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Open Access Publications from the University of California

Weight loss success among overweight children : what predicts short-term outcome?

  • Author(s): Mockus, Danute Stase
  • et al.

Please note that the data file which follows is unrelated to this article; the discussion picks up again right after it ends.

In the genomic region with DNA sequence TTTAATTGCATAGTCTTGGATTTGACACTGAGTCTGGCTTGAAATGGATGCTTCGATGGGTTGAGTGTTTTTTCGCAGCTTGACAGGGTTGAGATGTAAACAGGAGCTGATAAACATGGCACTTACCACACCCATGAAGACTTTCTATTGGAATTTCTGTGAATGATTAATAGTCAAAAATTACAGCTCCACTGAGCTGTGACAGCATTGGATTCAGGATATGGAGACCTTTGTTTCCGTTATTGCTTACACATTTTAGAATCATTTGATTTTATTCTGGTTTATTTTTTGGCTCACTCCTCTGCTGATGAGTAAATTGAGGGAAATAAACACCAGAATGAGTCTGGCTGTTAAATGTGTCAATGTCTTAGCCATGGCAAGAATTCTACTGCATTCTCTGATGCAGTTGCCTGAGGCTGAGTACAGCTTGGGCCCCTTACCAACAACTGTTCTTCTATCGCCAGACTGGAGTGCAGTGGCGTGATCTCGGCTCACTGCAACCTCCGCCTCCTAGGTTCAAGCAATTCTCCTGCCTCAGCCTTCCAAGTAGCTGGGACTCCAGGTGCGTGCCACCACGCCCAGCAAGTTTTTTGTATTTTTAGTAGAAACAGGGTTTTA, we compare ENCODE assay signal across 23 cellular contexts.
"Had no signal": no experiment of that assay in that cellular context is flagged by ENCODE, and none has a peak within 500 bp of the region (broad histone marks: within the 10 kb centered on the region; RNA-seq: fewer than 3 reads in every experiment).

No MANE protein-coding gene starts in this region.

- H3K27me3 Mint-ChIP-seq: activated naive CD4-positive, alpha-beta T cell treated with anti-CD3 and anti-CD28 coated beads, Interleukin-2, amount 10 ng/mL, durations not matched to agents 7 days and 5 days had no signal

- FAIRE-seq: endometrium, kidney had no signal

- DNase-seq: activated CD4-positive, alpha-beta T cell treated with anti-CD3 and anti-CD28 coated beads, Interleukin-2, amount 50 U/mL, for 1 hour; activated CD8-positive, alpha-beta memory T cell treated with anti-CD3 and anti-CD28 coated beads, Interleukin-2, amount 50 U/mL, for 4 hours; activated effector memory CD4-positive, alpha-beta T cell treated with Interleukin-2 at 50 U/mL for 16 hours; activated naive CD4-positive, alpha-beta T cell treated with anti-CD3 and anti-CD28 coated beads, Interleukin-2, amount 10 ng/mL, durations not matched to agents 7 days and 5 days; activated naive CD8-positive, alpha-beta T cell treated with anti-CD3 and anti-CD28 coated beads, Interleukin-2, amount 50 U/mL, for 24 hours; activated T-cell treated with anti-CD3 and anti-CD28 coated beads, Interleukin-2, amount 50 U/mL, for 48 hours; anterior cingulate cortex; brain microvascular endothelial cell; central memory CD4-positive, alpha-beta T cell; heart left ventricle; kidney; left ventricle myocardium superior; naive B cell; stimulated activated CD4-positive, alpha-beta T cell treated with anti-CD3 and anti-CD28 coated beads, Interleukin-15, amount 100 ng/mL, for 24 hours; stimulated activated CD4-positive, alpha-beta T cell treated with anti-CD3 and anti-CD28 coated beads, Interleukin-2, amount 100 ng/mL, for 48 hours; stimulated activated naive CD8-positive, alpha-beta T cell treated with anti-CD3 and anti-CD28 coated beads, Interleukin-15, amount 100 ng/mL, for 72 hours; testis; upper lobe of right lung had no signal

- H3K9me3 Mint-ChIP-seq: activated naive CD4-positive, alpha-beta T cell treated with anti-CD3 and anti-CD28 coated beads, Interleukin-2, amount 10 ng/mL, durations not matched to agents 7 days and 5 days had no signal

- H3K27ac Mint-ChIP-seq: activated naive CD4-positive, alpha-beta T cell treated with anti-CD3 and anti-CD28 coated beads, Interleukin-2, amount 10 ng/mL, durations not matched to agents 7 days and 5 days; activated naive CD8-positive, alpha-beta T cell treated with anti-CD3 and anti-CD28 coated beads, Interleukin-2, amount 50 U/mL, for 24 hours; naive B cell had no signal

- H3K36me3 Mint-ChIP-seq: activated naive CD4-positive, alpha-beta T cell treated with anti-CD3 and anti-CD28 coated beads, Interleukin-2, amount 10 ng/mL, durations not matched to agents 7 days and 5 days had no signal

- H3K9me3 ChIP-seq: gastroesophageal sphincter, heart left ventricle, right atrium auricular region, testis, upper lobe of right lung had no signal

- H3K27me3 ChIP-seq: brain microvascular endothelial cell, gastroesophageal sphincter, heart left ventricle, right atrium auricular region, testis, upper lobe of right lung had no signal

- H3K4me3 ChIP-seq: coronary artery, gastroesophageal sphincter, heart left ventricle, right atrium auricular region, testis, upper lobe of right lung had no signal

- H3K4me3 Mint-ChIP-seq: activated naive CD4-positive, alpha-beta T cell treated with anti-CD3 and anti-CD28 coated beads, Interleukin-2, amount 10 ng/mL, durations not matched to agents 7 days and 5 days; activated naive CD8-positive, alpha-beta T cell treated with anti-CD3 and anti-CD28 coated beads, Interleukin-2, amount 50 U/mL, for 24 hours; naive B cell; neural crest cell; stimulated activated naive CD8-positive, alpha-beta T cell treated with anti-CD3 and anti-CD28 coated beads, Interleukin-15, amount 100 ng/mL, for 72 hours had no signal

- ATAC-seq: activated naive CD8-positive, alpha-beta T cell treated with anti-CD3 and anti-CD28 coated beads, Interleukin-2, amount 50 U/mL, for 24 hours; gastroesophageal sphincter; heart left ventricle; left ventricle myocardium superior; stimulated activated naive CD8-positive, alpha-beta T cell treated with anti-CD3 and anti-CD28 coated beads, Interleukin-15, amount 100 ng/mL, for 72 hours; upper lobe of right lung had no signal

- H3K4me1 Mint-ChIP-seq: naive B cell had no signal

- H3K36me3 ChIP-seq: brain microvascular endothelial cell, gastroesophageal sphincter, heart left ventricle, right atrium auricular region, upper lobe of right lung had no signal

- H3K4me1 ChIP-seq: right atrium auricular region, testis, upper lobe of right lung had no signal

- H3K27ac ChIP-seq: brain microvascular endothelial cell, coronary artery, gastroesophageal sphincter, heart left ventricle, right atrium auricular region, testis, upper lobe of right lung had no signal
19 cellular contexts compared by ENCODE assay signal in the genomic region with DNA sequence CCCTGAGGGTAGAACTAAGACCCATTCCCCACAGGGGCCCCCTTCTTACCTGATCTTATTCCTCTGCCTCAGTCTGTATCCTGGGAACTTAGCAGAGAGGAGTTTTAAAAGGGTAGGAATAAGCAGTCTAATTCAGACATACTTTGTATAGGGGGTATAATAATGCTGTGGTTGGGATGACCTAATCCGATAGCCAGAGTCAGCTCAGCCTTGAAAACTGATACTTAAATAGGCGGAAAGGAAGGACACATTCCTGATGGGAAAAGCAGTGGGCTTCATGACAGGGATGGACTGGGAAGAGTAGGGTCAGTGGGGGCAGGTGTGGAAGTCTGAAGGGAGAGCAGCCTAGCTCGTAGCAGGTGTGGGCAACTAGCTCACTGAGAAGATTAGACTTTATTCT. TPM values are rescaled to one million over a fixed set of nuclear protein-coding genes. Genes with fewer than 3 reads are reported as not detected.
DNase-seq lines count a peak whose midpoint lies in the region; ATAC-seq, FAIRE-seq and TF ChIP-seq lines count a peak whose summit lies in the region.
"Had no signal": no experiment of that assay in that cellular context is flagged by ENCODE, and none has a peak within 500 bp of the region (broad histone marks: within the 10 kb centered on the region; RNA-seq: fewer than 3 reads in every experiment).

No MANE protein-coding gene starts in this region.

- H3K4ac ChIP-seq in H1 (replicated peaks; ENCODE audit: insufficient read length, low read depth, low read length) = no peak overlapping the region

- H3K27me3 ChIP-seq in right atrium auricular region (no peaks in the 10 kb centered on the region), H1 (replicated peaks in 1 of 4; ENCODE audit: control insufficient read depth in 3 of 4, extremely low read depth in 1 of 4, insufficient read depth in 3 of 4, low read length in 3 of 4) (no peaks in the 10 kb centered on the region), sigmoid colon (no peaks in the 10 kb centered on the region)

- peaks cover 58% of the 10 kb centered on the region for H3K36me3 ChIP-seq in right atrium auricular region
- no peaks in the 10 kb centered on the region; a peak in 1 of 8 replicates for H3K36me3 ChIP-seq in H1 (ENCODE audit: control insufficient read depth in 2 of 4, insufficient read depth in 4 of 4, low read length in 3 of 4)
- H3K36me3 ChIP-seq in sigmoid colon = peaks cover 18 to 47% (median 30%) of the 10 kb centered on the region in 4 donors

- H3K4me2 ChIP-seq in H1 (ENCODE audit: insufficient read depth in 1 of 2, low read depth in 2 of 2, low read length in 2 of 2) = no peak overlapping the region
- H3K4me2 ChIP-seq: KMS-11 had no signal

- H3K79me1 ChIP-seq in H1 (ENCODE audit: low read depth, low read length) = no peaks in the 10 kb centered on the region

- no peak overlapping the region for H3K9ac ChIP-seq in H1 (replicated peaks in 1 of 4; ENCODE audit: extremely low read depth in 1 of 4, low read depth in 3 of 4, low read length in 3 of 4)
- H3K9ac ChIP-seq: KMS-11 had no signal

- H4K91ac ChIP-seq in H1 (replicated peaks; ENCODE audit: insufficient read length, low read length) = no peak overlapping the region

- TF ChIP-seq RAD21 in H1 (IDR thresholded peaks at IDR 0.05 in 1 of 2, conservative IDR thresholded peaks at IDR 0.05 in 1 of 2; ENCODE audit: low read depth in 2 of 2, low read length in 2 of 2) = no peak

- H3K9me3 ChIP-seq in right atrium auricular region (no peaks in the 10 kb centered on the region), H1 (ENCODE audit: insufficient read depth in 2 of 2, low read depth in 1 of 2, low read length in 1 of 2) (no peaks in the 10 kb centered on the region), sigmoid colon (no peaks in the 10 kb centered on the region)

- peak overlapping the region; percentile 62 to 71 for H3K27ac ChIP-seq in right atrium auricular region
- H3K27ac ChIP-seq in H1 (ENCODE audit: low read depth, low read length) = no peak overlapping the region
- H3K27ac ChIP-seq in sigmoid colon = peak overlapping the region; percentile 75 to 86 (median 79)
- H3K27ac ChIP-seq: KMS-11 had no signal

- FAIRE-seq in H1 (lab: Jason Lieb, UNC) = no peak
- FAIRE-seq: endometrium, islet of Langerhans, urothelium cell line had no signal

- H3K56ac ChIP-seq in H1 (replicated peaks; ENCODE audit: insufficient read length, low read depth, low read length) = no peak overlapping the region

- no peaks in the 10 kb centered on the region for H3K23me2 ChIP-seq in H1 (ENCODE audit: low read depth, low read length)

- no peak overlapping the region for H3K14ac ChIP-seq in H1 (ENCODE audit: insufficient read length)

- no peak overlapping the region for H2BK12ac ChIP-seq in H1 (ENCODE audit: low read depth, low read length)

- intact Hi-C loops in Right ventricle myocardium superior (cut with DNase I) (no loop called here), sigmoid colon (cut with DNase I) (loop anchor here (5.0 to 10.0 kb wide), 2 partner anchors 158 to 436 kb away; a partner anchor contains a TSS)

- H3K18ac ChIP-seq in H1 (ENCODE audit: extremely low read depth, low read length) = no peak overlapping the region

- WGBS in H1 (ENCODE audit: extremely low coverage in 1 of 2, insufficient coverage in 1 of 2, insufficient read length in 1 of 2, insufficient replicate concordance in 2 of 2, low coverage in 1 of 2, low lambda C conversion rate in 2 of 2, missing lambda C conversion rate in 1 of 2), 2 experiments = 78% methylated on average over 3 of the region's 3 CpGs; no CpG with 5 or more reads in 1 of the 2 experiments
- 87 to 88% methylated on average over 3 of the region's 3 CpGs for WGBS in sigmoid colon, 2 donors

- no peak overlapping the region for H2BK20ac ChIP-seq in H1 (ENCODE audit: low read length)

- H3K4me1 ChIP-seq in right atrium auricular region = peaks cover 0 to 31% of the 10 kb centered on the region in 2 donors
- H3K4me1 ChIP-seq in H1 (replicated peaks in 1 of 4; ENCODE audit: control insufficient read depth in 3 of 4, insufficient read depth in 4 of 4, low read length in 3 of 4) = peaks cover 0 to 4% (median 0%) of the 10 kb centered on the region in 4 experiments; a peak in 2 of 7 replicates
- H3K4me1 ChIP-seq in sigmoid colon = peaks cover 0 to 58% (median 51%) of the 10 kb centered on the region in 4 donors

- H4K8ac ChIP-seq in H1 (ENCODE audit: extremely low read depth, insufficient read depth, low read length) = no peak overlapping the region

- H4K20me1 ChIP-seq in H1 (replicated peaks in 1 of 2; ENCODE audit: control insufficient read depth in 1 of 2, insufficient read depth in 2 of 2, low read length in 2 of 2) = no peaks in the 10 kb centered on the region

Epidemic increases in obesity in the United States have focused research attention on prevention and treatment issues. Rates of obesity have steadily increase over the past 20 years. Adult and child obesity rates have both increased. The percentage of children at risk for overweight (at or above the 85th percentile body mass index for age) increased significantly from 28.2% to 33.6% between 1999 and 2004. One out of every three children in the United States is overweight or obese. Much effort is now focused on prevention of obesity. However, varied results have been demonstrated. Data analyzed as part of this dissertation were collected during a pediatric obesity treatment trial ("Childhood Obesity Treatment: A Maintenance Approach") funded by a five-year grant from the National Institute for Child and Human Health Development. Over a three year period (three fall cohorts), overweight children (aged 7-12 years), along with one obese parent were invited and agreed to participate in the 20-week weight loss phase of the Family Weight Control and Prevention Program in San Diego, California. This study sought to examine predictors of short term weight loss or stabilization among overweight children enrolled in this family-based behavioral intervention. Offered is an examination of areas to be considered when designing a weight loss intervention program and evaluating what components to maintain as part of an overall program while attempting to reduce participant burden. First evaluated was whether demographic variables affected outcome in an intervention targeting overweight children. Race/ethnicity and socioeconomic status were not found to have a differential effect on the amount of weight lost or self- efficacy. This suggests that intervention strategies don't always need to be tailored to race/ethnicity or socioeconomic status. Next evaluated was dietary self- monitoring. As found previously among adults and adolescents, preadolescent children who completed journals on a more consistent basis, lost more weight comparatively. Additionally, any self monitoring was beneficial for weight loss when compared to those who did not journal. Finally, we demonstrated that physical activity self-efficacy is an important variable to consider in the planning of exercise programs that are components of weight loss interventions

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